This long-awaited day is finally here, folks. Office space innovator WeWork (NYSE:WE) is finally trading on a major exchange. After a well-publicized failure to go public, significant changes in executive leadership, and a public health crisis that threatened its entire industry, it is impressive that WeWork has made it this far. As of today, the company is trading on the New York Stock Exchange under the symbol WE. So far this morning, WE stock is trading fairly well, rising 6%.
This debut is considerably different from WeWork’s first attempt at an IPO. When the company first made plans to debut in 2019, it opted for the traditional route with bankers assigning it a high valuation. These days saw WeWork at its peak, and investors believed it could be valued as highly as $47 billion. Today’s debut comes by way of a SPAC merger with BowX Acquisition and the company’s valuation is roughly $9 billion.
What else should investors keep in mind as WE stock finally begins trading? Let’s find out.
WE Stock Debut: What to Know About the WeWork SPAC
- WE shares began trading this morning at the same price that BowX share closed yesterday at, $10.38.
- Despite its initially high valuation, WeWork fell under extreme scrutiny in 2019 when it reported steep losses. These problems were severe enough for the U.S. Securities and Exchange Commission to investigate the company.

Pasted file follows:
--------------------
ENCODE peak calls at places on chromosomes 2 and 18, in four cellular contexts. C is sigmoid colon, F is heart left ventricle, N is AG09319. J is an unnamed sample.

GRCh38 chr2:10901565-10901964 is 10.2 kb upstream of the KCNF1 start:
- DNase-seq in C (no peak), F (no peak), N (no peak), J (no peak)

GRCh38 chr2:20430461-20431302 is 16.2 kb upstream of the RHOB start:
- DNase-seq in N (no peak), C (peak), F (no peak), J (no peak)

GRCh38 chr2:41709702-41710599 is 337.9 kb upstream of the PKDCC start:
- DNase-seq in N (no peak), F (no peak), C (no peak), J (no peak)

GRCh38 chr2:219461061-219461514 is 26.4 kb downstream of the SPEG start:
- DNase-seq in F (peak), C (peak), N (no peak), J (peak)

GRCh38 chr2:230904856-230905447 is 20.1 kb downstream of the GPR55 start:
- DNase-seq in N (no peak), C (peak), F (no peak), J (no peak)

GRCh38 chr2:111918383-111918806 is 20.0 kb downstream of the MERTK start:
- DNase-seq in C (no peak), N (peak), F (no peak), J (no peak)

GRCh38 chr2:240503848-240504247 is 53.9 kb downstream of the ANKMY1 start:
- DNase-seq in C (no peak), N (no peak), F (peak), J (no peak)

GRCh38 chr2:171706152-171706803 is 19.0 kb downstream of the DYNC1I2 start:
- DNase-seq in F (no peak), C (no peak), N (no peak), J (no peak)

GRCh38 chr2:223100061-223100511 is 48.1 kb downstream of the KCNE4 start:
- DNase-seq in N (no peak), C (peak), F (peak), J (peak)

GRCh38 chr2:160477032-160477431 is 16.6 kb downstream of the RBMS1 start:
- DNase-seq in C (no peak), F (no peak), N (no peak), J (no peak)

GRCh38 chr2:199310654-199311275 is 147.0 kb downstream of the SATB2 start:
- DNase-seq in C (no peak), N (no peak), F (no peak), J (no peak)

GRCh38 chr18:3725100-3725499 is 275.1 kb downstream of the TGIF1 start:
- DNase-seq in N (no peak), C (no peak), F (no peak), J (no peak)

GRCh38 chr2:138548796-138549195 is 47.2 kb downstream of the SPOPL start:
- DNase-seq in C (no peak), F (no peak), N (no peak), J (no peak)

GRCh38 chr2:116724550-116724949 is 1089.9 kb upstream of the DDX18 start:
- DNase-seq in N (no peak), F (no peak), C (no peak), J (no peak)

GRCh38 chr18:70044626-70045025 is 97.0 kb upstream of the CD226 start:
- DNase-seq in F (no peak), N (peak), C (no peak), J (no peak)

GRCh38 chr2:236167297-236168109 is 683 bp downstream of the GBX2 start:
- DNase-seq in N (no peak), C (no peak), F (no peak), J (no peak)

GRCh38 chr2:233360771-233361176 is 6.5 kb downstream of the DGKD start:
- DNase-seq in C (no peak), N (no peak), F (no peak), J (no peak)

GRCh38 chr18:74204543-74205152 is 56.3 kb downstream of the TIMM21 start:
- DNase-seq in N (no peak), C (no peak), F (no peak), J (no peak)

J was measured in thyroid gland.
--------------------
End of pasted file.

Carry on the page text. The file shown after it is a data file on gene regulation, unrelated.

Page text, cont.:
- Additional concern was raised by former CEO Adam Neumann’s extreme voting power. His current voting power is roughly 11%. Neumann stands to walk away from the SPAC deal with a fortune of $2.3 billion.
- Following the failed IPO of 2019, WeWork was rescued by Japanese conglomerate SoftBank (OTCMKTS:SFTBY), which still holds a majority stake in the company of roughly 80% after investing $10 billion. Prior to this deal, JPMorgan Chase (NYSE:JPM) had submitted a similar proposal. The current SPAC deal included a one-year lock up provision for SoftBank.
- In early 2020, experienced real estate executive Sandeep Mathrani took the reins of WeWork as CEO. Under his leadership, the company has reduced costs and made progress overhauling its extensive portfolio of leases.
- According to the Wall Street Journal, WeWork’s latest pitch to investors included a slide show of case studies claiming that companies would reduce real estate costs by as much as 25% per employee by switching to a WeWork.
- WeWork’s vision for the future centers around the ways in which companies are reimagining their workspaces in the wake of the Covid-19 pandemic. According to a statement released by the company, Mathrani is focused on the company offering space-as-a-service as it moves forward and adapts to the changing needs of the modern workplace.
On the date of publication, Samuel O’Brient did not have (either directly or indirectly) any positions in the securities mentioned in this article. The opinions expressed in this article are those of the writer, subject to the InvestorPlace.com Publishing Guidelines.